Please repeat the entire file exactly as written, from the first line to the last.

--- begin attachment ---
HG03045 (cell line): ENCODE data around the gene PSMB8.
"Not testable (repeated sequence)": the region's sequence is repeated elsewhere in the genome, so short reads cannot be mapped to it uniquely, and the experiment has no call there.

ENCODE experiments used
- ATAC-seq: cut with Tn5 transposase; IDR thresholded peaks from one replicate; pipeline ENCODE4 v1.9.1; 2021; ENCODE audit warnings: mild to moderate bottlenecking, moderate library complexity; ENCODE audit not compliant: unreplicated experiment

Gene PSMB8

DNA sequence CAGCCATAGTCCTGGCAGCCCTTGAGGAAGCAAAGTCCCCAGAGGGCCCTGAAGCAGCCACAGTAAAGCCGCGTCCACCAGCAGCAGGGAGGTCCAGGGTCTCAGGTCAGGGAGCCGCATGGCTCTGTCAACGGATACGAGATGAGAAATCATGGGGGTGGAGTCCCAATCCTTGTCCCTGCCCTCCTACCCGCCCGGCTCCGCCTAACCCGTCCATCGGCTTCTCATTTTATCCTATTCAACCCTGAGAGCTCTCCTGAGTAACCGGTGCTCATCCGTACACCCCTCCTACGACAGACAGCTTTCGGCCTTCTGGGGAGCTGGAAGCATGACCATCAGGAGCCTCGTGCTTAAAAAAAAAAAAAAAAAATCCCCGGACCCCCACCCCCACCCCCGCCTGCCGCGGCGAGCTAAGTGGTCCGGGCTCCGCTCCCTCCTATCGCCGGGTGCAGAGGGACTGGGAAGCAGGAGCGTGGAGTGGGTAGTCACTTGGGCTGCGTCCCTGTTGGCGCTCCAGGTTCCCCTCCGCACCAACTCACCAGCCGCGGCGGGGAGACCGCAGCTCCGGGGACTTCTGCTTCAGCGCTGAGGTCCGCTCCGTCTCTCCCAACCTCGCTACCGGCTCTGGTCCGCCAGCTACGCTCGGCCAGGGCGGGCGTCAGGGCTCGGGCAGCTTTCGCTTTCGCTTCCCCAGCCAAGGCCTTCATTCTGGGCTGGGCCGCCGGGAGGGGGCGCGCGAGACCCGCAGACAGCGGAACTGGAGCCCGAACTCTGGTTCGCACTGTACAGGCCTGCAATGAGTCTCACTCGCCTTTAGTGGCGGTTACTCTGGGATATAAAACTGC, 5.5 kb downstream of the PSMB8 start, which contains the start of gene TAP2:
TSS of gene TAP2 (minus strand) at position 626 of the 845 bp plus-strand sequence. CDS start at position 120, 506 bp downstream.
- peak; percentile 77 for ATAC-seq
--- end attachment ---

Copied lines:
HG03045 (cell line): ENCODE data around the gene PSMB8.
"Not testable (repeated sequence)": the region's sequence is repeated elsewhere in the genome, so short reads cannot be mapped to it uniquely, and the experiment has no call there.

ENCODE experiments used
- ATAC-seq: cut with Tn5 transposase; IDR thresholded peaks from one replicate; pipeline ENCODE4 v1.9.1; 2021; ENCODE audit warnings: mild to moderate bottlenecking, moderate library complexity; ENCODE audit not compliant: unreplicated experiment

Gene PSMB8

DNA sequence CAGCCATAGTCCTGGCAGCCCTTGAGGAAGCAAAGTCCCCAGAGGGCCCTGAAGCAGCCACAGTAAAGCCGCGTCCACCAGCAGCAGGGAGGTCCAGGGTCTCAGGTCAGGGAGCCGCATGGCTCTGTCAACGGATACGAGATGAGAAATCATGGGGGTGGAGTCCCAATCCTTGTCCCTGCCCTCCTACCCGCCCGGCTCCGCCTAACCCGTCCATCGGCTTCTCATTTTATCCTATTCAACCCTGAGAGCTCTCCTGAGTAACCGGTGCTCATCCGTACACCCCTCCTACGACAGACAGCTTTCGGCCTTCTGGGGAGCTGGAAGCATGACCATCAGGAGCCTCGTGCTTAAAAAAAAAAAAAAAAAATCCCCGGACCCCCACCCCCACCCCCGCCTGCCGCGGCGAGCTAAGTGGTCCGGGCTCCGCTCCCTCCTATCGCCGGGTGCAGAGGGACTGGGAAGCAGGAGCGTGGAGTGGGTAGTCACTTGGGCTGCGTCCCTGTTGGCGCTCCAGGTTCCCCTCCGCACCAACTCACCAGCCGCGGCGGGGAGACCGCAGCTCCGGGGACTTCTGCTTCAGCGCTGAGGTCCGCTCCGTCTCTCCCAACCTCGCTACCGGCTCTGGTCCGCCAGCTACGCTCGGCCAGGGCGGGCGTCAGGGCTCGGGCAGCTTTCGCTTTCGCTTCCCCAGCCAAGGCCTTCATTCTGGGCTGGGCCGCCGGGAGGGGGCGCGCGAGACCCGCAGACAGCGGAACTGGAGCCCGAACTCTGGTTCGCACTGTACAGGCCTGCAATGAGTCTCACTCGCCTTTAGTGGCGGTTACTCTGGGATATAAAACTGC, 5.5 kb downstream of the PSMB8 start, which contains the start of gene TAP2:
TSS of gene TAP2 (minus strand) at position 626 of the 845 bp plus-strand sequence. CDS start at position 120, 506 bp downstream.
- peak; percentile 77 for ATAC-seq